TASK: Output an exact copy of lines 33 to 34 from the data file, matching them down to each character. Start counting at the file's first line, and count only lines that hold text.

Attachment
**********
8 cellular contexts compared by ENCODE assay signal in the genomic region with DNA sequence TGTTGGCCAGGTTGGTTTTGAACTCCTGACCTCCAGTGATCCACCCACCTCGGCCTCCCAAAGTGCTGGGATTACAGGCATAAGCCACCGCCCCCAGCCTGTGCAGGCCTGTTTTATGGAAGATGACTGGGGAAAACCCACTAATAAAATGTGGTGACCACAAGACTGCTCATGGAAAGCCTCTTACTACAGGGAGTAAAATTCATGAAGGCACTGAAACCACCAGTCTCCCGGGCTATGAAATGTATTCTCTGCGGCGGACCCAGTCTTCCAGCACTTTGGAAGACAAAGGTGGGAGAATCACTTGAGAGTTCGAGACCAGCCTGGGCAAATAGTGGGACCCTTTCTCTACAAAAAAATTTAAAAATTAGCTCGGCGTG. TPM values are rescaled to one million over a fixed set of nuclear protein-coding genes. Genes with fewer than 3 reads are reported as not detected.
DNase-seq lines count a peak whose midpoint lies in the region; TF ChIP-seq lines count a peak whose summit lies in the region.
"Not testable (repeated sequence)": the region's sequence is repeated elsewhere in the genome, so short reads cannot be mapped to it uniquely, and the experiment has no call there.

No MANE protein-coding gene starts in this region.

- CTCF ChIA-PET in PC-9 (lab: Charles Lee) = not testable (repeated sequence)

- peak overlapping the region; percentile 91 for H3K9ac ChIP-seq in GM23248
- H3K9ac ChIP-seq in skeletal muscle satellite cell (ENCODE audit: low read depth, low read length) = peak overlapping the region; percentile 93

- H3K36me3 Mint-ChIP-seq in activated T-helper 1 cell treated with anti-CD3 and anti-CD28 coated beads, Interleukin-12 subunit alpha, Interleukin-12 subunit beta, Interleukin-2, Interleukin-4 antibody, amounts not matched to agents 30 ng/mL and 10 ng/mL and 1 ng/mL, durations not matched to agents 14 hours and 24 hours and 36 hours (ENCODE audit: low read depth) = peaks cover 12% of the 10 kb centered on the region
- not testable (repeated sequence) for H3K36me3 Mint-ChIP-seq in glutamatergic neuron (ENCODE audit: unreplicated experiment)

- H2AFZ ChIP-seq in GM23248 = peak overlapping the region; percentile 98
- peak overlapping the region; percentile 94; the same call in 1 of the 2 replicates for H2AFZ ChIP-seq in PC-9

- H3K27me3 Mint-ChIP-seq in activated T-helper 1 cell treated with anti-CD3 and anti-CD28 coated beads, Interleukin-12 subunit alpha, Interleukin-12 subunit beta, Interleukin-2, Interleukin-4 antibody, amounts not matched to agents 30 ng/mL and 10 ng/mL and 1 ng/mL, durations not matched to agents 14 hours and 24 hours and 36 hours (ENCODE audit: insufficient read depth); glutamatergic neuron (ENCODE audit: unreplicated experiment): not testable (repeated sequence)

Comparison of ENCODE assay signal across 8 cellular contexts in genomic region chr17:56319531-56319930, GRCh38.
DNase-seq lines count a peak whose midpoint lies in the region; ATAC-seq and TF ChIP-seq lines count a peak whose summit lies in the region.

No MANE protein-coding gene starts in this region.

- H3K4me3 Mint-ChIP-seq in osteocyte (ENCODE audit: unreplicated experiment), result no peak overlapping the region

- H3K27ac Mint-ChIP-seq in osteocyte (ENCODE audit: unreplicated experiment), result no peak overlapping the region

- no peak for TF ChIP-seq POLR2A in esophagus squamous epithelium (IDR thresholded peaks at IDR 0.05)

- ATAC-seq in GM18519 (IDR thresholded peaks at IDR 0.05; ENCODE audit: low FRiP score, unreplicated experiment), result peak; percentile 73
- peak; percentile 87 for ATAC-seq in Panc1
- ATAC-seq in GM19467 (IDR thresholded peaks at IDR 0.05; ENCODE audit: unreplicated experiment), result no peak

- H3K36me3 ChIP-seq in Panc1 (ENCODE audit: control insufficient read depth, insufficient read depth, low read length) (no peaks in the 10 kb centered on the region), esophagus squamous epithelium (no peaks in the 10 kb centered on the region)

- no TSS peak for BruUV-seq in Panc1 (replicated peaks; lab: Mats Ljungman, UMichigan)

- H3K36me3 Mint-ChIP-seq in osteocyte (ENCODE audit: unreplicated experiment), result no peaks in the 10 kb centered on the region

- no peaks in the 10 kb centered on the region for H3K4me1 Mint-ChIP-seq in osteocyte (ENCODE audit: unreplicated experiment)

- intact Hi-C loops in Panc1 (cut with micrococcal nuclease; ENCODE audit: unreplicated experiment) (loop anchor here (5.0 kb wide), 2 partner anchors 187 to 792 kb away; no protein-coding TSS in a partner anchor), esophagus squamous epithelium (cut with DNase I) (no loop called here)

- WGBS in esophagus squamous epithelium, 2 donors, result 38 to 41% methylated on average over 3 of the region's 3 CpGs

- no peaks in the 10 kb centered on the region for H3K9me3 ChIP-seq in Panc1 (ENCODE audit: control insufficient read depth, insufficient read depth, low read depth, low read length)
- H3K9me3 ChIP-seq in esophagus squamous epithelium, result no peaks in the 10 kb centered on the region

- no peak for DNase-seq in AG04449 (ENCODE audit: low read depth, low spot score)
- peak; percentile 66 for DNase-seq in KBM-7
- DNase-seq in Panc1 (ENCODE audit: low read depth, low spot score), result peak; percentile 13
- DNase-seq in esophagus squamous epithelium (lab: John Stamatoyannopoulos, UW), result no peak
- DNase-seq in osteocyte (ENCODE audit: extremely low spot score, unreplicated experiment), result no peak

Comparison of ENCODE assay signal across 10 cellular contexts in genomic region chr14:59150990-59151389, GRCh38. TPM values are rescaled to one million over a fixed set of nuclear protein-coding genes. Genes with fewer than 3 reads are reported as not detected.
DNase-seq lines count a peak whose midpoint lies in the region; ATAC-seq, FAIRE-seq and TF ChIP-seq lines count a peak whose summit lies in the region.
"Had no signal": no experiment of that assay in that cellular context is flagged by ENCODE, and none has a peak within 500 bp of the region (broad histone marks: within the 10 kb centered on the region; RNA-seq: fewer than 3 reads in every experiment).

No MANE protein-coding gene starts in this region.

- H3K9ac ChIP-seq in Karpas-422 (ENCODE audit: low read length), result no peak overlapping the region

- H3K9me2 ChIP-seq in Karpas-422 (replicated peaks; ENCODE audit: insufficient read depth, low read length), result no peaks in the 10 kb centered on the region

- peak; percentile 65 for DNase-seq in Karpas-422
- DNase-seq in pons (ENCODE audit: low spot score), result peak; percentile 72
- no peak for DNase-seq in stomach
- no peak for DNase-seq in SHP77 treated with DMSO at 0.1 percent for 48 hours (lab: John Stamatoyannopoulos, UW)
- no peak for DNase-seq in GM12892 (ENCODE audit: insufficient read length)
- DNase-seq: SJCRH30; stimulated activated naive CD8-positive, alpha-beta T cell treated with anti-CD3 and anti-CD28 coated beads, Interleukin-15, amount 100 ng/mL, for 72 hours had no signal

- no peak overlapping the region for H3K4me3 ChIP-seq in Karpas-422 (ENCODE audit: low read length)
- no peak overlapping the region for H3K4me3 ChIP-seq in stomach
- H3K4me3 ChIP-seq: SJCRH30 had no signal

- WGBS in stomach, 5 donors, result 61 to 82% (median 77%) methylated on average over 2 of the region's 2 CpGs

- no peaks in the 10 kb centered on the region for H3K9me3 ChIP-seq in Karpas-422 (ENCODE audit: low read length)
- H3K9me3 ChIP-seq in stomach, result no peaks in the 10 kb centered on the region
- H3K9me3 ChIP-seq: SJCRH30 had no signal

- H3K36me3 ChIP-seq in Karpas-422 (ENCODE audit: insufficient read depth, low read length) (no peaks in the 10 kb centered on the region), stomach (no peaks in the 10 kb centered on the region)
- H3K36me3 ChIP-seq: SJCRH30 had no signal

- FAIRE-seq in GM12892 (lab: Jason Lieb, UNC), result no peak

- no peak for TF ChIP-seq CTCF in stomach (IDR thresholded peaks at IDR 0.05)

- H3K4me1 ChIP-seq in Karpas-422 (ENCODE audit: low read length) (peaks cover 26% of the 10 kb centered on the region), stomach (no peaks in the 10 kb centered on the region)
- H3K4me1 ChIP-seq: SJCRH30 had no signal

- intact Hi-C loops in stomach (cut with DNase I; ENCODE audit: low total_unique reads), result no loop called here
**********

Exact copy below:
- DNase-seq in esophagus squamous epithelium (lab: John Stamatoyannopoulos, UW), result no peak
- DNase-seq in osteocyte (ENCODE audit: extremely low spot score, unreplicated experiment), result no peak